And, for the first half of the film, it is a very normal day. There are casual conversations between friends, and discussion topics in class. There's lots of drawn-out shots of actors walking through corridors or across sports grounds to get to their classes. And everything moves so slowly as to actually feel as though it's in real time (and, considering the repetitious sections, even slower than real time). It's almost as if Van Sant, who not only directed the film, but also edited it, knew how expensive his film stock was, and didn't want to waste a single frame that he'd shot. Some of these shots progress the story no further and just seem to go on and on and on. At some point, I started to think that there wasn't even a story, I was just going to watch some guy walking across grass for the next hour. Yes, Elephant is certainly only a film for the kind of person who likes films like this.

What I got from Elephant was a sense of displacement, of being dumped into a situation headfirst, and then, just as I was beginning to wonder about the things going on in these ordinary lives (Why won't she wear shorts? Are those two going out, or just friends? etc.), I realised that I would never know the answer. In just the same way that an unanswered question dies along with the death of the only person who could possibly have answered that question, this seems to be the point of Elephant. It takes its sweet time to make this point.

And although jud insists that there was an elephant in there somewhere, I certainly didn't see one.

pearly gives this movie 6 out of 10.
Review created on Thu 10 Jun 2004

"Manifestation of brilliant elusive filmmaking" - a review by em_fiction

For me, Gus Van Sant was a name that never used to stand out. Hell, I even used to confuse him with Jan de Bont, which I now understand is a fucking heinous insult. Elephant, unquestionably Van Sant's boldest work to date, is a chilling film dealing with a subject matter that will inevitably spark controversy. As far as I'm concerned, this film, along with Good Will Hunting (1997), puts Van Sant straight down as one my favourite filmmakers ever.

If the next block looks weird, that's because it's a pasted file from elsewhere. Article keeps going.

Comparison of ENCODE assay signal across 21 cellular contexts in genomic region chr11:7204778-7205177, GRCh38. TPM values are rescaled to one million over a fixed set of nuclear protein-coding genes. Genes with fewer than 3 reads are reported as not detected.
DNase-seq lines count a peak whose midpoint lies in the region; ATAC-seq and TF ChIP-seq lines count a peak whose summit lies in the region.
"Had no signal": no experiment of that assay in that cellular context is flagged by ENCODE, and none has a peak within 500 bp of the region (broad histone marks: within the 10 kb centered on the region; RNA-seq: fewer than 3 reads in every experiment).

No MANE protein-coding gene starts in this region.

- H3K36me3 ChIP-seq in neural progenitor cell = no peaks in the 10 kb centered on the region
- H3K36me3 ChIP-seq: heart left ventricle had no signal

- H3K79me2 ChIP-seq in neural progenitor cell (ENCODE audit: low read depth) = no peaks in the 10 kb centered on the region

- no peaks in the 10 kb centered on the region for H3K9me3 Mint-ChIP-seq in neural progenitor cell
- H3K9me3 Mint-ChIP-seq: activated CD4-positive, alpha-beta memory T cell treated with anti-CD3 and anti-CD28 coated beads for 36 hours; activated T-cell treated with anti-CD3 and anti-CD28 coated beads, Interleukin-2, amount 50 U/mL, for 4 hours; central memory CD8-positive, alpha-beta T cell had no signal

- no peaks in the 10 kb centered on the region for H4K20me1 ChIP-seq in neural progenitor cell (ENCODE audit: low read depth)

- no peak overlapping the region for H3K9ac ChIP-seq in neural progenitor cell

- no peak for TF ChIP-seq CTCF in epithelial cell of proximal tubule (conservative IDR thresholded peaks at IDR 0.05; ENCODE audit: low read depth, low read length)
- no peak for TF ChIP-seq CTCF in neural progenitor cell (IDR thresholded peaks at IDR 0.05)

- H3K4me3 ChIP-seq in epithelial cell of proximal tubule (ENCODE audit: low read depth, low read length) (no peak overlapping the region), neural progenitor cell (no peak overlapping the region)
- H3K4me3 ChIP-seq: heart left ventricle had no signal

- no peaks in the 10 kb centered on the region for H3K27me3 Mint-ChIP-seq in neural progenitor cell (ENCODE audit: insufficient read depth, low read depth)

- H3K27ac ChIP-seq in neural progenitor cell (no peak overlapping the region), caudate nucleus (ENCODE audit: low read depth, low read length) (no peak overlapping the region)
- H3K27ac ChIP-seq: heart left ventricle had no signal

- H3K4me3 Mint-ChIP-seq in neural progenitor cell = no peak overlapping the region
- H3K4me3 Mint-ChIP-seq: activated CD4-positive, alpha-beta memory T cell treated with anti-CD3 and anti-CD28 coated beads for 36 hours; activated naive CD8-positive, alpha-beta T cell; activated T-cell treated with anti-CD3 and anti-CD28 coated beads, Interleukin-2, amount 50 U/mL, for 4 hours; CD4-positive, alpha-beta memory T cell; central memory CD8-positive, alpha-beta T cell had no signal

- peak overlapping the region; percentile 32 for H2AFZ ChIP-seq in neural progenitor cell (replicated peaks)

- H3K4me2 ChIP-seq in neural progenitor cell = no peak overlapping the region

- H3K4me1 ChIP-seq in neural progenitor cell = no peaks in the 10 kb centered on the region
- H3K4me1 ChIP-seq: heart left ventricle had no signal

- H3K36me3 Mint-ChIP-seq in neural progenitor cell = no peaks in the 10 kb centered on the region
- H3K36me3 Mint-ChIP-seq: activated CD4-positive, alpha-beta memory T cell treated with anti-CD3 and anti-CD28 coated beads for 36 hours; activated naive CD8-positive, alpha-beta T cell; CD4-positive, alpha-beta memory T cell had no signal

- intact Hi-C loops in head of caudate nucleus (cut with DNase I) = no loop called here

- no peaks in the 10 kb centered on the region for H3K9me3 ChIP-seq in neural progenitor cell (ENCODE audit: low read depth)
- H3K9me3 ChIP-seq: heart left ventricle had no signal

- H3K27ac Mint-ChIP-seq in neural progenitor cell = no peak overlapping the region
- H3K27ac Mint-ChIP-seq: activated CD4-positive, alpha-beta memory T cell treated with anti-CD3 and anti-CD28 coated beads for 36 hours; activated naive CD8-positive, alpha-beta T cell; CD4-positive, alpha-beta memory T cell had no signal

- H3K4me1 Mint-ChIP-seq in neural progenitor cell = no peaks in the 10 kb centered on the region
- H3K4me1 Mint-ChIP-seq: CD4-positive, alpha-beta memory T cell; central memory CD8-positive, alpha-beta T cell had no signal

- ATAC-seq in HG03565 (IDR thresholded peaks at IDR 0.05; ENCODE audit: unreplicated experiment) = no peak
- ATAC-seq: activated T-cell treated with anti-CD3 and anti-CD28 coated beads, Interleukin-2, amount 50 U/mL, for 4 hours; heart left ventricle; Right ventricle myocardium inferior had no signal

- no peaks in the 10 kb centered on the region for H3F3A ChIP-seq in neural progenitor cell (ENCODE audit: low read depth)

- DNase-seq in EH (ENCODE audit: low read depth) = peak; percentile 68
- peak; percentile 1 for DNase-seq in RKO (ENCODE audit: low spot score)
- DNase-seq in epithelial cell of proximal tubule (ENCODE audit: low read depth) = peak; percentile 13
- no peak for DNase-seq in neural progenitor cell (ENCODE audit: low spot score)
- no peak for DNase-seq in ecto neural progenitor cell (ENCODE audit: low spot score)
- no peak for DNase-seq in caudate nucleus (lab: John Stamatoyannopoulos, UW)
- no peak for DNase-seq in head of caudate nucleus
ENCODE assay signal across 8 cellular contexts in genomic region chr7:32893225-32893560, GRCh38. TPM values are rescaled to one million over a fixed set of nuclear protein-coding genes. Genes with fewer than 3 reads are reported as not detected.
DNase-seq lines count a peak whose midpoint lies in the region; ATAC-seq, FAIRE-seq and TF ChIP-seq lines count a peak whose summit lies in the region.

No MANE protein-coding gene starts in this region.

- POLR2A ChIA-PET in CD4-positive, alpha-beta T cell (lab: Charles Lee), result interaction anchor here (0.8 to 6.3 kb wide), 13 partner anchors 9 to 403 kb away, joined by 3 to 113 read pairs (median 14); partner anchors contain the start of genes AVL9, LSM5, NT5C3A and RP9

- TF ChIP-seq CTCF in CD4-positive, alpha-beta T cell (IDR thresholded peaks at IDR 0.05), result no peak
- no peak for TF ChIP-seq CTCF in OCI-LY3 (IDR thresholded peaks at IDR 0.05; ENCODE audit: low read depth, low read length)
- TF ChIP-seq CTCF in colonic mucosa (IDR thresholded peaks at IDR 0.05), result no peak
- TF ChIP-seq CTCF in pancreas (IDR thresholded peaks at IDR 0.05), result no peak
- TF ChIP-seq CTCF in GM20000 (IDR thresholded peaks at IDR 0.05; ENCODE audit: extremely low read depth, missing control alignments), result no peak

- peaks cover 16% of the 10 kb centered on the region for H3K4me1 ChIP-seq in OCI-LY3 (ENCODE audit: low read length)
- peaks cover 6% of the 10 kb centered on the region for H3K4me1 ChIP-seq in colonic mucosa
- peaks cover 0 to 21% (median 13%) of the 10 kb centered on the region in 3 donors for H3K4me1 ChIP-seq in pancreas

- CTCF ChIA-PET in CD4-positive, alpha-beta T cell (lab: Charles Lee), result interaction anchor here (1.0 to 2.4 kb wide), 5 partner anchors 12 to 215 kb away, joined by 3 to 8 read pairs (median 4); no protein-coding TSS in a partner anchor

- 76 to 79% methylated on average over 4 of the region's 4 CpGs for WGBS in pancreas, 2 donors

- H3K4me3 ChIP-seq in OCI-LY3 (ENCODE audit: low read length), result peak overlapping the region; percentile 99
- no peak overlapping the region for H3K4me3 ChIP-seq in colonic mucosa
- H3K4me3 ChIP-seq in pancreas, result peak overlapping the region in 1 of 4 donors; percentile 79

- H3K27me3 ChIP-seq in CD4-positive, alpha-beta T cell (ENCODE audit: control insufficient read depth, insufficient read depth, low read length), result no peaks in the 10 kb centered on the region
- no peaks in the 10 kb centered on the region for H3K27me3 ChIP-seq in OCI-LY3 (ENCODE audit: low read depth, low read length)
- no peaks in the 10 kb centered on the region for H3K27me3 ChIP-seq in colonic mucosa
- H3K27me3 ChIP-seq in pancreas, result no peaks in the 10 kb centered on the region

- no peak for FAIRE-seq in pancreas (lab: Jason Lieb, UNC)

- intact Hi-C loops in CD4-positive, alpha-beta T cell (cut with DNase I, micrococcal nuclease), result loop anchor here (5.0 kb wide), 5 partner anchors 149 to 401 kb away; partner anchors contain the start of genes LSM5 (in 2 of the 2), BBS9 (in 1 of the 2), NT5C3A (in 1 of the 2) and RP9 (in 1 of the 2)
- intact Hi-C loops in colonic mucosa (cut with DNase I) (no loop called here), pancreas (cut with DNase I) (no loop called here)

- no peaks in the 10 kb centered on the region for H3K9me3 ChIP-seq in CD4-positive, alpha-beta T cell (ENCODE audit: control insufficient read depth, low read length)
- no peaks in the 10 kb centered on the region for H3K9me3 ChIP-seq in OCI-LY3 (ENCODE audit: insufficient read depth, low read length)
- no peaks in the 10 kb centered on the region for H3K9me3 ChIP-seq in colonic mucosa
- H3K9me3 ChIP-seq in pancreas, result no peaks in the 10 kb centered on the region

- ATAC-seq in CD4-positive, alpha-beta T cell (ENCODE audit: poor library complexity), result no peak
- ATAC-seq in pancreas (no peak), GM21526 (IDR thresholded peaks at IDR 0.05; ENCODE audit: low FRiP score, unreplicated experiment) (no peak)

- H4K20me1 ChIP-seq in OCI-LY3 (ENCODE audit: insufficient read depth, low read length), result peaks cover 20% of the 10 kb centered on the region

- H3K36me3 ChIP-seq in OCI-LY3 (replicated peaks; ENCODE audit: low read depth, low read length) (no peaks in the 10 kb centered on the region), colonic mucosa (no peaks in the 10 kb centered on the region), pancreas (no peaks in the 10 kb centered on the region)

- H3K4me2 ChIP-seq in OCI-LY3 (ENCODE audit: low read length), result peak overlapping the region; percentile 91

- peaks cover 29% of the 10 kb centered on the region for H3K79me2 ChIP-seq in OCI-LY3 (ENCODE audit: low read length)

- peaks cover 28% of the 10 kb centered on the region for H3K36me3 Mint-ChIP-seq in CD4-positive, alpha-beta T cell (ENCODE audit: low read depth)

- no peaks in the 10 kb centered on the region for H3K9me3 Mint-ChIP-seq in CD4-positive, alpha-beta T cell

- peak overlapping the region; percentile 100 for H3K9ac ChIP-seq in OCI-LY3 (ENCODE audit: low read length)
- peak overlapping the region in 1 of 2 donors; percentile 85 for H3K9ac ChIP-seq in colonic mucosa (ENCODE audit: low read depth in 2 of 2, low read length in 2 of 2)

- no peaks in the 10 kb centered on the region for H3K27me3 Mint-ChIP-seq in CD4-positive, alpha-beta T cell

Elephant is a non-linear story about the events that take place in a day at an American high school. This seemingly "ordinary" day unfolds from various perspectives:

John (John Robinson)
Upon arrival at school, John leaves the car keys in the front office where his notified brother will come to pick them up and drive his drunk, disorderly dad (Timothy Bottoms) home. He gets a detention from the principal (Matt Malloy) for being late.

Elias (Elias McConnell)
Being a photography enthusiast, Elias' day begins strolling through a park where he convinces a couple to let him take a few photos.
He makes a visit to the darkroom at school, and develops the negatives and prints.

Nathan & Carrie (Nathan Tyson & Carrie Finklea)
After football practice, Nathan walks the school to seek out his girlfriend, Carrie.
They sign out at the front office and take off for lunch.

Michelle (Kristen Hicks)
Michelle is the resident "uncool" character. Her day begins as she gets hassled by a teacher for wearing pants instead of shorts.
She moves off to her locker where she changes out of her hood, and then rushes to the library to stack books.

Brittany, Jordan & Nicole (Brittany Mountain, Jordan Taylor & Nicole George)
These three hussies start their day off in the corridor, where they gossip, and then eventually move off to eat in the cafeteria where they make plans to go shopping. Jordan also starts to question Nicole's loyalty (or lack thereof) to the group.

Eric & Alex (Eric Deulen & Alex Frost)
Alex, a bullied student, arrives at school with his best friend, Eric. They have disruptive plans of their own.

There is something about the elusiveness of Elephant that just makes it so powerful. It offers no insight, no explanation, no characterisation; no depth whatsoever, yet in this day, this seemingly ordinary, banal day, the horrific truth about society's volatility is accentuated to a degree of crystal clearness.

Normally, a lack of the above things would be the main cause of a bad film, but Elephant is a distinct exception. The main accusation against this film is that it is pointless. But what is "pointless"? What does it take to constitute a "pointless" film? Moreover, why does it need a point, or an explanation, in order to convey a message and ultimately, demonstrate merit? If this film was pointless, it'd have no point, but the fact is that it does have a point — it just so happens that the point is in fact the pointlessness; the pointlessness of these atrosities, the pointlessness of school shootings, mass murders, and other equally heinous crimes.